Knight News filed a lawsuit Wednesday afternoon to obtain records that appear to have been covered up by the University of Central Florida.
Audio of an important meeting where Colbourn Hall was discussed is one of the records sought in the lawsuit. Portions of the audio that should have been originally recorded somehow disappeared — or the recording was abruptly cut off — at the key moment where trustees discussed building Trevor Colbourn Hall. UCF’s failure to respond to public records requests in good faith left the public in the dark about how the critical part of the recording could have gone missing, according to the suit.
Knight News made a public records request for records related to the Colbourn Hall controversy on September 25, 2018. A UCF spokesman claimed no records were responsive to the request, however, some of the documents appeared to be in the Bryan Cave investigative report released last week. The outside investigation was launched by UCF in order to find out how the university could have misspent funds intended for research and maintenance, according to the Board of Trustees.
BREAKING: Knight News filed a lawsuit asking a judge to hold UCF accountable for its lack of transparency in the #ColbournHallControversy.
UCF’s bad faith responses to requests left the public in the dark about how audio of a key meeting went mysteriously missing, the suit says. pic.twitter.com/KDhmaYoR7Q
— UCF Knight News (@UCFKnightNews) January 24, 2019
The man in the spotlight of the investigation, former UCF CFO Bill Merck, and his attorney alleged that UCF concealed emails that would have implicated others within the administration – emails the attorney received privately, anyway, asserting further that UCF went to lengths to conceal the records.
When Colbourn Hall records were requested by the Orlando Sentinel for coverage, UCF stated that since they had a part in a Florida House investigation, they could not be released. UCF never made that assertion to Knight News, however, UCF did delay the release of other records Knight News requested until Knight News put UCF on notice of a potential suit. Those records show that UCF Vice President and General Counsel Scott Cole, UCF Vice President Grant Heston — both of whom directly report to UCF President Whittaker — were involved in responding to Bryan Cave’s request to define the scope of the investigation.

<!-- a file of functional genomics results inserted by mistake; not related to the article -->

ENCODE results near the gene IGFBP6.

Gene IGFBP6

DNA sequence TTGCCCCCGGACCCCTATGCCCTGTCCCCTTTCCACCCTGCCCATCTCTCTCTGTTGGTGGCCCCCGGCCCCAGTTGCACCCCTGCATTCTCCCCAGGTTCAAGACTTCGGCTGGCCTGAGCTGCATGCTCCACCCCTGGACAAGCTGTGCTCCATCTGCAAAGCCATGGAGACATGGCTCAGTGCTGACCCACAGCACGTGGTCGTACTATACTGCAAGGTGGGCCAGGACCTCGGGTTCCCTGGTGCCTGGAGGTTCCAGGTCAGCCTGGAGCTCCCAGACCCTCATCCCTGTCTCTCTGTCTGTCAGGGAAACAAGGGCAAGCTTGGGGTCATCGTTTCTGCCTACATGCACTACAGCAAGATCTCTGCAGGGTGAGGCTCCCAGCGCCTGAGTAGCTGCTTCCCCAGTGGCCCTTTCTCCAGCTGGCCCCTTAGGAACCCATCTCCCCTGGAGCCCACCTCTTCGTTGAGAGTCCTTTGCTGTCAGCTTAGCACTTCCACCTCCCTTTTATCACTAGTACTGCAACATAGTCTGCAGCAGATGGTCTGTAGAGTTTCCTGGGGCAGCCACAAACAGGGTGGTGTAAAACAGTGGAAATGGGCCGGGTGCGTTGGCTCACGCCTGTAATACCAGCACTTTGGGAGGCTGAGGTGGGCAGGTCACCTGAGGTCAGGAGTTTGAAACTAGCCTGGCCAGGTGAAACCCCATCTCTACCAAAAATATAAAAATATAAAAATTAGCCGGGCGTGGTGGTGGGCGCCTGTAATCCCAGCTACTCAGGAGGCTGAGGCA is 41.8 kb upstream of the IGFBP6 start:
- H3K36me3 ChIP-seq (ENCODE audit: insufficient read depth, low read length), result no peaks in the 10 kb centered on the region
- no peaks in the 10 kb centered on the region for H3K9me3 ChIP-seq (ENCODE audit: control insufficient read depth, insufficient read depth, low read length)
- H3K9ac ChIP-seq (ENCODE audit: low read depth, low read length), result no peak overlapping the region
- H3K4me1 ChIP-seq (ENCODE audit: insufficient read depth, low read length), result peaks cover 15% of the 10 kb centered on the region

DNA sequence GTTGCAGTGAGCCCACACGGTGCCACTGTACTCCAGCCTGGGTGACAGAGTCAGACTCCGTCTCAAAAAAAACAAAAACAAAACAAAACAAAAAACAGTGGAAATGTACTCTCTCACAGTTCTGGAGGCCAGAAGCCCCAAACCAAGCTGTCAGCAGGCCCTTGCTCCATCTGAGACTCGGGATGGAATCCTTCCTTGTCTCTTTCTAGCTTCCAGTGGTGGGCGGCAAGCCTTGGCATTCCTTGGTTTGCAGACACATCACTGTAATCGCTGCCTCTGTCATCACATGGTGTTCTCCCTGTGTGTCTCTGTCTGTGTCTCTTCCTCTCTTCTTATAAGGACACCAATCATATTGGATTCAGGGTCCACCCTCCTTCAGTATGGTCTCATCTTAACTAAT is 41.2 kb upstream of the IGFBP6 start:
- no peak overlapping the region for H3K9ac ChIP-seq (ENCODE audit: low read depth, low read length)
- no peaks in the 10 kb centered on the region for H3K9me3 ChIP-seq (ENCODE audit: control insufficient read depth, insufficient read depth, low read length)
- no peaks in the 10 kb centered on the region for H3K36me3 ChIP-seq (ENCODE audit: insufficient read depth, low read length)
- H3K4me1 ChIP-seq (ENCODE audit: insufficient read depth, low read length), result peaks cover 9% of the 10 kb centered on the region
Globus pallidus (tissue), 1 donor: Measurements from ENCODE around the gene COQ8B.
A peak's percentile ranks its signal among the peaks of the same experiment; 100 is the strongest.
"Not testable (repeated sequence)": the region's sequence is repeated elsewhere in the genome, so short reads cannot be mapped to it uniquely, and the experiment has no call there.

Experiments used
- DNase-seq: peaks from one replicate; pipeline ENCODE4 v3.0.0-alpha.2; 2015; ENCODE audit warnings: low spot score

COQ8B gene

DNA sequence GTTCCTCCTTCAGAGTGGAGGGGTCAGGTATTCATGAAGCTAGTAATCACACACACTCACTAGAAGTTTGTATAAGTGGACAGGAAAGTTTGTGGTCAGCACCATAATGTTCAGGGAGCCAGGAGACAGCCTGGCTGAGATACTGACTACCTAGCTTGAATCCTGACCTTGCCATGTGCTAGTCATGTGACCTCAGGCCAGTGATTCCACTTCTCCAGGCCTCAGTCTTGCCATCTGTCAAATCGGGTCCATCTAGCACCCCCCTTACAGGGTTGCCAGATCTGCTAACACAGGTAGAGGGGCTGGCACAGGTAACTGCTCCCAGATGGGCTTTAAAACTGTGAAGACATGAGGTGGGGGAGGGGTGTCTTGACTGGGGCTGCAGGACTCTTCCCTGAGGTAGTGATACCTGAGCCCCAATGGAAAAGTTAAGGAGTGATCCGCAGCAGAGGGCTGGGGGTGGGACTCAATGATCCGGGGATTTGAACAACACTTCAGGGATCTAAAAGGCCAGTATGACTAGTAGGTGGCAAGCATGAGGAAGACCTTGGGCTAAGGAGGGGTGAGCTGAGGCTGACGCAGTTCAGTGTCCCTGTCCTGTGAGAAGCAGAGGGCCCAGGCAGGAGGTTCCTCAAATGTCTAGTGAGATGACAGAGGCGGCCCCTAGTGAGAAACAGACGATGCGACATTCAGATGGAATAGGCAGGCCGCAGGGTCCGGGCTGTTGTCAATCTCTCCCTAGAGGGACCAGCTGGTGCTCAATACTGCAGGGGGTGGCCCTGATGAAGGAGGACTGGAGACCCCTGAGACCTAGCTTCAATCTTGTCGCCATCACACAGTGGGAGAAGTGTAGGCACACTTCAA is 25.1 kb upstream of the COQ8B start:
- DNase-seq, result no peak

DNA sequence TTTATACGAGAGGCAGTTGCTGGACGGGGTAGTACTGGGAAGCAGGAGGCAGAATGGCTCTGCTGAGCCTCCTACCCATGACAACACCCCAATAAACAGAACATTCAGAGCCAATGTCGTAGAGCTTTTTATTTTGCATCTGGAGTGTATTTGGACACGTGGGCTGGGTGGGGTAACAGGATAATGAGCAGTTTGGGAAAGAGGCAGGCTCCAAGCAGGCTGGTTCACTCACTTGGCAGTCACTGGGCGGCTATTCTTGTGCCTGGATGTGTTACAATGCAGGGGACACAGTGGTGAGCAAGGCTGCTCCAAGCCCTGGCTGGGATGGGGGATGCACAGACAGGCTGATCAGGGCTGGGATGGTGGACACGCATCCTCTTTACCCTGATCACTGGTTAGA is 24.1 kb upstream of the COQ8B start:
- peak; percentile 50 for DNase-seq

UCF has refused to directly answer questions about whether the investigation should have been directed by a special committee, comprised of trustees that had no involvement at all in the original approvals Trevor Colbourn Hall. Records show the scope was largely defined by a script BOT Chair Marchena prepared prior to a BOT meeting, although Heston mentioned Marchena did change some language from the script.
Knight News lawyer Justin Hemlepp reacted, in general, to UCF’s lack of transparency.
“I am disgusted by UCF’s behavior. Knight News has filed, before this, three different lawsuits that have done nothing to deter the university from violating Florida’s open government laws. Somehow instead of being deterred, UCF has been emboldened and begun losing records,” Knight News lawyer Justin Hemlepp said, referring to the mysterious missing audio and failure to produce records.
“What we have learned demonstrates that Knight News can no longer trust routine responses to records requests. Either UCF is lying or is incompetent. Either is unacceptable as one of the planet’s largest universities.”
Knight News will bring the lawsuit to the courts to enforce the Public Records Act and ultimately find out if UCF broke the law again.
“UCF’s outside investigation and President Whittaker expressed concern about the ‘culture’ at UCF concerning oversight. My client has been raising this issue for years now. And now UCF’s chickens are coming home to roost. UCF’s behavior is indicative of what President Whittaker calls a ‘broken culture” which extends far beyond the complicated and boring financing of construction public buildings to withholding public records about that construction,” Hemlepp said.
Highlights from a House Committee discussing whether UCF’s investigation into the Colbourn Hall Controversy was sufficient:
“UCF is simply unwilling to submit itself to public oversight and that is unacceptable for a state university.”
The lawsuit was assigned to the Honorable Orange County Circuit Judge Lisa T. Munyon, court records show. Check back for updates.
UCF’s years of viciously mistreating student journalists was the canary in the coal mine. The public now knows this is a sick university afflicted by arrogance and allergic to accountability. https://t.co/f0HWSsZt02
— Frank LoMonte (@FrankLoMonte) January 21, 2019
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